& # 8217 ; s & # 8220 ; Confessions & # 8221 ; Essay, Research Paper
Augustine & # 8217 ; s & # 8220 ; Confessions & # 8221 ;
A philosophical inquiry faces Christians, and in fact all theists, that
challenges the belief in God. To theists, God is an omnipotent, perfect God.
He is good. Theists accept this, and embracing it, for how else can they idolize
God and give their lives to Him unless He is good? However, n this universe immorality
is invariably seen all around us. Because God is the writer of all things in
this universe, and he is good, theists must so inquire themselves what evil is and
where it came from. Augustine sets up an statement I his Confessions that
efforts to specify immorality, and in making so he explains its being.
To follow this statement, it is of import to recognize that Augustine
accepts some basic principles sing God and His creative activity. To get down with, God
is the writer of everything. Augustine says, ? nil that exists could be
without you [ God ] ? ( 1.2 ) . God is the Godhead and beginning of all things. Again?
. . . when He made the universe He did non travel off and go forth it. By Him it was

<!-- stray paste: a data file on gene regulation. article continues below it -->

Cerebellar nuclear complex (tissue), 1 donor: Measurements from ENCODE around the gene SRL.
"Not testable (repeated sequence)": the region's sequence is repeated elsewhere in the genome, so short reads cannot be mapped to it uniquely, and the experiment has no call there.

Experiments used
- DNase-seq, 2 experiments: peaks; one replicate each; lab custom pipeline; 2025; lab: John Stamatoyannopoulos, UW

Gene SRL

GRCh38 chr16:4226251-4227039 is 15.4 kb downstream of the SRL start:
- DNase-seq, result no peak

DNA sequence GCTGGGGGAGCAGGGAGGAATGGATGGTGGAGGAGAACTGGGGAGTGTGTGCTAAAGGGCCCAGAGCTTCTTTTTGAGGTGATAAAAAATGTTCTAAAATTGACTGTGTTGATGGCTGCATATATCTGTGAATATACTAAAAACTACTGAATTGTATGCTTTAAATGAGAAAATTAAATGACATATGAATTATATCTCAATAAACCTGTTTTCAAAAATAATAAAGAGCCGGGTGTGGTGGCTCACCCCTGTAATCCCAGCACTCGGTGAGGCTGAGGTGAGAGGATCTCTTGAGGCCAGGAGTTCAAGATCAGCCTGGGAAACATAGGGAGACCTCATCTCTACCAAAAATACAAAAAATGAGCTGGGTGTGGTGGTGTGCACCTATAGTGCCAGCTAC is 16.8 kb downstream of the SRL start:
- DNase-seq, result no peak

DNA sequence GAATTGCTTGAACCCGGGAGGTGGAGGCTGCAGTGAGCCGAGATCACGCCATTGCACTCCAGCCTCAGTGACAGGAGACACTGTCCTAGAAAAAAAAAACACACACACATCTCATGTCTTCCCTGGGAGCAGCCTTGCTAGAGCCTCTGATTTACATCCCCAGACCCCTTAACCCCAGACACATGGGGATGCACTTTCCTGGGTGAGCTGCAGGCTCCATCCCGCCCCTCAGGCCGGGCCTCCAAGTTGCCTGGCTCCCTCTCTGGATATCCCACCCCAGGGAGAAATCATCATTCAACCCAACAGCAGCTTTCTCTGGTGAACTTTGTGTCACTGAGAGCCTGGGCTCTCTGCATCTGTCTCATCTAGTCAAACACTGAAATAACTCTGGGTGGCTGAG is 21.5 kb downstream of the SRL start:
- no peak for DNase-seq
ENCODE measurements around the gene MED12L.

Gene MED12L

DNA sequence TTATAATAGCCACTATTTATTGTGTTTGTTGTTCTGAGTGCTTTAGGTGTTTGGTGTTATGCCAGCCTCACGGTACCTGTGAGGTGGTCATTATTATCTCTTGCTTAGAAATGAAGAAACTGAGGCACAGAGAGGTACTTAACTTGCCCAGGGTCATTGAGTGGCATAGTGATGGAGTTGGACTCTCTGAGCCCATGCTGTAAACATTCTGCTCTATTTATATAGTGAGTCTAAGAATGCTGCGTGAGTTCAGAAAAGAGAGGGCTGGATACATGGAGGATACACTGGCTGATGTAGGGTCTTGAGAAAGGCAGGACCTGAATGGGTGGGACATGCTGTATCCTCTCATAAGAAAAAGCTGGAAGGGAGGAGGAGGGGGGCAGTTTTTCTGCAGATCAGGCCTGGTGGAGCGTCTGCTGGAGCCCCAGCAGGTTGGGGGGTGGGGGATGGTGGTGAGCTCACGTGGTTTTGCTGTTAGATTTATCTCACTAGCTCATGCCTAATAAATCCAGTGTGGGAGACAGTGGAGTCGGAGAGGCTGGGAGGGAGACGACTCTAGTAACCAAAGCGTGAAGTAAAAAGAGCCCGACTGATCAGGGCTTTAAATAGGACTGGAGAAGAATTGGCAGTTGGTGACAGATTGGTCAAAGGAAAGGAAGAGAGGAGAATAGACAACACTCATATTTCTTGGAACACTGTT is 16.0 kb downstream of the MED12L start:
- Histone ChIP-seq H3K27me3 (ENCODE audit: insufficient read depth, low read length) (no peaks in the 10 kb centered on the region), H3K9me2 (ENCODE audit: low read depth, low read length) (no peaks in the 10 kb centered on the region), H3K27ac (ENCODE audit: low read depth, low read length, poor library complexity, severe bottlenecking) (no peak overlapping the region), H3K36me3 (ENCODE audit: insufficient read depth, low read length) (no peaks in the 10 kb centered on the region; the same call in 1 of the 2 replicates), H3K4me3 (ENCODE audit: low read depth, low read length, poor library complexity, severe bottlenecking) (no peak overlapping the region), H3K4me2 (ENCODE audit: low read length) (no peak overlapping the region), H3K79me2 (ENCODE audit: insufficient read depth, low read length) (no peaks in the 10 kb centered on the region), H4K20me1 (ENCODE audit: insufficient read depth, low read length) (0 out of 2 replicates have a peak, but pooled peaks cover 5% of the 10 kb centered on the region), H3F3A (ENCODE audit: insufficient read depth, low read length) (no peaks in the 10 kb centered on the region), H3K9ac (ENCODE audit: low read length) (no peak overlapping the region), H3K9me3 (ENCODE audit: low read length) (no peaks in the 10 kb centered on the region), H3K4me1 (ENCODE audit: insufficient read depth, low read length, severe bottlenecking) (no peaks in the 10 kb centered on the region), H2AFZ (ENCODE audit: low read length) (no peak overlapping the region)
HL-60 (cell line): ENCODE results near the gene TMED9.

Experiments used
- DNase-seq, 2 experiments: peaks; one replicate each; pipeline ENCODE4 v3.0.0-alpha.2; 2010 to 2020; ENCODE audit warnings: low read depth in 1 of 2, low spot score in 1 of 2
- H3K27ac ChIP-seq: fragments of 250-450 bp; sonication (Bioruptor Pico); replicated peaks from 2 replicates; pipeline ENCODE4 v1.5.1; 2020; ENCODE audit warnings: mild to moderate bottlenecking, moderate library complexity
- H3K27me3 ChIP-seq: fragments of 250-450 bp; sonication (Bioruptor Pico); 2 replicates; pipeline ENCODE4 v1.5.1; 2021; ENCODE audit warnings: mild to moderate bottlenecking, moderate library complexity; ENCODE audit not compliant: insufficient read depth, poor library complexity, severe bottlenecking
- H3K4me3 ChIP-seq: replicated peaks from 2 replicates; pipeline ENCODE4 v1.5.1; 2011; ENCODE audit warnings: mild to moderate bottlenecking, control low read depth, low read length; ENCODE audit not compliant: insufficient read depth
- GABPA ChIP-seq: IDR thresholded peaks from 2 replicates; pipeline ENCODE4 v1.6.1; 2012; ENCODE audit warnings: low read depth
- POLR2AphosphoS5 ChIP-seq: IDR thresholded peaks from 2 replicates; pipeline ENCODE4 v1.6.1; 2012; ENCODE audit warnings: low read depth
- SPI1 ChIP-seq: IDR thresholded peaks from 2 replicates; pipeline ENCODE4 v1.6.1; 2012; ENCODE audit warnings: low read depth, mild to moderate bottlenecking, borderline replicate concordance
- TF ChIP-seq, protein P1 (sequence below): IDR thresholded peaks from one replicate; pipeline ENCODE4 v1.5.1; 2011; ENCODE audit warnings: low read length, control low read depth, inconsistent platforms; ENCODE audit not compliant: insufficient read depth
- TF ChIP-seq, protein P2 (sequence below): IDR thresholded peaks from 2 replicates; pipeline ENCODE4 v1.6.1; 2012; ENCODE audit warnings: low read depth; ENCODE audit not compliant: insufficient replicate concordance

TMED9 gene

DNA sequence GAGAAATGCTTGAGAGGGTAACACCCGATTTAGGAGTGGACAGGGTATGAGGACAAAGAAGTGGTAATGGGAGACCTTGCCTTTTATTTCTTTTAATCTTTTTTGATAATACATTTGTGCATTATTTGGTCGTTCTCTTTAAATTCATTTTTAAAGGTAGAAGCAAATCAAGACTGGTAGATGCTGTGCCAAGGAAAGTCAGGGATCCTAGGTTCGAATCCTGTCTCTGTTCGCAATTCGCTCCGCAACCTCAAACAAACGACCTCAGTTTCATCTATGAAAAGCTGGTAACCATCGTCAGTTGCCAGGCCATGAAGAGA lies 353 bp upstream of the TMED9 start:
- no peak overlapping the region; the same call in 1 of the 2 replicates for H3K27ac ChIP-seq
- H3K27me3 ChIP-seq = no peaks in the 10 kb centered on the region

created and in Him exists? ( 4.12 ) . Nothing in this universe exists apart from God.
Besides, God is in control of everything in this universe. ? Everything takes its
topographic point harmonizing to your jurisprudence? ( 1.7 ) . Augustine clearly sets forth that God is
the Godhead and beginning of everything. Not merely is He the beginning, but he is the
ground for its continued being. The following measure Augustine takes respects the
nature of God & # 8217 ; s creative activity.
For Augustine, God is good, because everything He made is good. ? You
are our God, supreme Good, the Creator and Ruler of the existence? ( 1.20 ) , and
once more, ? Therefore, the God who made me must be good and all the good in me is
His? ( 1.20 ) . Everything about God is good. There is no facet of Him that is
lacking, false, or non good. These features are in bend transferred to
His creative activity. ? You, my God, are the beginning of all good? ( 1.6 ) . However,
Augustine makes an of import differentiation sing the creative activity of good and evil
when he says, ? O Lord my God, Godhead and supreme authority of all natural things, but